The FCC is investigating Amazon over the alleged marketing and sale of outlawed products

Michael Nagle

The Federal Communications Commission said Wednesday that it is investigating Amazon and other retailers for the alleged marketing and selling of unlawful electronic devices, including radio frequency jammers.

The FCC does not always disclose ongoing investigations. It did so in a statement to NBC News after the news organization reported that some retailers and drone technology companies were marketing jammers online, despite FCC warnings that jammers are illegal.

“We have several ongoing investigations into retailers, including Amazon, for potential violations of Commission rules related to the marketing and sale of equipment without proper FCC authorization,” FCC spokesperson Jonathan Uriarte said in the statement. He said he had no further details to share immediately.

NBC News reported earlier Wednesday that a variety of companies were marketing signal jammers online. They included Amazon third-party sellers, separate online stores based in China and small domestic companies that specialize in drone-related equipment.

Amazon did not immediately respond to a request for comment Wednesday regarding the FCC’s statement about its investigations.

Jammers have many possible uses, including to keep away unwelcome drones, disable security cameras and block Wi-Fi networks.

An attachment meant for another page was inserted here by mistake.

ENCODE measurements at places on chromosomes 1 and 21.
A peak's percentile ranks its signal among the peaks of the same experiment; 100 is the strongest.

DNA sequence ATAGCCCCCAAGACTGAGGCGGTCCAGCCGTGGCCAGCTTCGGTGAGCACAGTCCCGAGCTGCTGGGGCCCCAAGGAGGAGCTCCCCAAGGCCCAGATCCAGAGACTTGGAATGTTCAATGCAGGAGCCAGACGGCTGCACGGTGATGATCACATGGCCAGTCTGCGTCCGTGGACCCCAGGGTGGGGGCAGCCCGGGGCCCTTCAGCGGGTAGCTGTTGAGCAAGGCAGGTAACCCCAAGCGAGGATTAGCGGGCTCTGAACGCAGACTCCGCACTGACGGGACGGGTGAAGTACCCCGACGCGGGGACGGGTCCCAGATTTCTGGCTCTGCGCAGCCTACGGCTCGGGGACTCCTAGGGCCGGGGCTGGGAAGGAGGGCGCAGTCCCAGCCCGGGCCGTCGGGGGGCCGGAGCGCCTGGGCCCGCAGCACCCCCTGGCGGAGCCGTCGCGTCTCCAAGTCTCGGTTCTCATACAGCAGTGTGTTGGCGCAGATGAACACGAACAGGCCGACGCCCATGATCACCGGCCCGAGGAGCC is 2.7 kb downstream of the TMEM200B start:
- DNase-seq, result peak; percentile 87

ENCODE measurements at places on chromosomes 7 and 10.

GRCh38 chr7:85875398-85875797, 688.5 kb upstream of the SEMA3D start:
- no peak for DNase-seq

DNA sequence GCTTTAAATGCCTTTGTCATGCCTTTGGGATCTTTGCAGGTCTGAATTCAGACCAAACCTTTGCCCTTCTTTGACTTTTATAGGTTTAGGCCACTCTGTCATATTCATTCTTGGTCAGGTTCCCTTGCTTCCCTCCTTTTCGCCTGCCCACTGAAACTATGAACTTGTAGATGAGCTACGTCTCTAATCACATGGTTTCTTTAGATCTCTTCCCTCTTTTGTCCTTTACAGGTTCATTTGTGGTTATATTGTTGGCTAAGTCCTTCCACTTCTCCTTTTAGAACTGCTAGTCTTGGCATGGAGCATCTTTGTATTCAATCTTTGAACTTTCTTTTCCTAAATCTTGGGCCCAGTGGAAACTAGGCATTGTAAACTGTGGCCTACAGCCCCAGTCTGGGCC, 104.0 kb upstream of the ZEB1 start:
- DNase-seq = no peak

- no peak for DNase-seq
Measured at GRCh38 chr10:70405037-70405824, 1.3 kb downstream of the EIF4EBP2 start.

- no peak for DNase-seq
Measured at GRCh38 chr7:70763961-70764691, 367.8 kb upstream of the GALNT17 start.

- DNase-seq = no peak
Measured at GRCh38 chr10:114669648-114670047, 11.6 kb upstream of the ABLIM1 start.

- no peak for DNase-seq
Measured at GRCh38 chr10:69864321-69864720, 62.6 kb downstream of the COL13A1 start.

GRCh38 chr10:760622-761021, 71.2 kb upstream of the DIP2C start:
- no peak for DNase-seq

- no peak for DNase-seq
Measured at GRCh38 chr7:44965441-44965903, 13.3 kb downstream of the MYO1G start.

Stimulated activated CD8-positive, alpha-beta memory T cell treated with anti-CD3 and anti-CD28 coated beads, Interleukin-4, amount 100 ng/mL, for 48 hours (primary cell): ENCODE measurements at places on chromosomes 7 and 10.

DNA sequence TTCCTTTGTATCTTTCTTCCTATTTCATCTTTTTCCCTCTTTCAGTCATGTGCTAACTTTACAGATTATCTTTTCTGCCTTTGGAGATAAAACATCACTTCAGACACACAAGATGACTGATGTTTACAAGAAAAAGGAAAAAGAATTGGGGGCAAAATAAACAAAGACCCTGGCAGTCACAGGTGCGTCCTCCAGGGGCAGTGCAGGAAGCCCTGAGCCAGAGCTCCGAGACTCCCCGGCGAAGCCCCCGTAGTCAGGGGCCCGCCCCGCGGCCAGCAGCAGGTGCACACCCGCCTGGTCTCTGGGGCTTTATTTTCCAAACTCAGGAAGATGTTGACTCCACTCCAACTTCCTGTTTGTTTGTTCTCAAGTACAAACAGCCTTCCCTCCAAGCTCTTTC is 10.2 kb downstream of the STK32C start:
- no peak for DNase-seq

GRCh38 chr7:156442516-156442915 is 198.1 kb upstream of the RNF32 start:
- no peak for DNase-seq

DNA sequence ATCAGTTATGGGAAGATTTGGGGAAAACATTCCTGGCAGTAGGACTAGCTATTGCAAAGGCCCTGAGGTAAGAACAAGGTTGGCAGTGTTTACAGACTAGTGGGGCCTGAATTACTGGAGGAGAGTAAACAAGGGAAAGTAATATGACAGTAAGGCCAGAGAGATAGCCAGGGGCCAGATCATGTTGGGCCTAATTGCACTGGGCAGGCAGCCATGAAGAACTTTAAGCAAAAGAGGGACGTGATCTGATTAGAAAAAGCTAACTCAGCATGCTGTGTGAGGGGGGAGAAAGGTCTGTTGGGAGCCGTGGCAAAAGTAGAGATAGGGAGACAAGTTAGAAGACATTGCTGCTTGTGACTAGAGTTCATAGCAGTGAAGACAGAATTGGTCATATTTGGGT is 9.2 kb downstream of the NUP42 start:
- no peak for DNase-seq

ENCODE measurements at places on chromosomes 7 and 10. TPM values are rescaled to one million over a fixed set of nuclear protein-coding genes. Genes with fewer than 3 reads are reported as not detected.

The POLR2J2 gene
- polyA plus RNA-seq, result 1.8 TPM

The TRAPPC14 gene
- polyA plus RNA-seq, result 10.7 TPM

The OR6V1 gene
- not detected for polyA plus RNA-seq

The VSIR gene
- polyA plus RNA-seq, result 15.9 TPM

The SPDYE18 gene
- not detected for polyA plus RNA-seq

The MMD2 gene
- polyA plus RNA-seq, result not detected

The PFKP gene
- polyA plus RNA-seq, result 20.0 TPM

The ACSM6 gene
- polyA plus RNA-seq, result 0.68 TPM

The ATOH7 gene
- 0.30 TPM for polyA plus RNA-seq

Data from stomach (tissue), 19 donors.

But they can also interfere with emergency communications, normal phone use and critical infrastructure such as airport navigation systems, according to the FCC and outside experts. The FCC says the manufacture, importation, sale or offer for sale of jamming equipment violates the Communications Act of 1934. Not even local police are allowed to use them.

NBC News found nine independent sellers on Amazon recently offering “jammer” devices for sale. All nine product listings disappeared from Amazon within two days after NBC News contacted the Seattle-based retailer. Amazon confirmed in an email earlier this month that its policies prohibit jamming devices and said it continuously monitors its marketplace to prevent third-party sellers from listing banned products.

Amazon did not offer an explanation for how the nine sellers got past the company’s monitoring.

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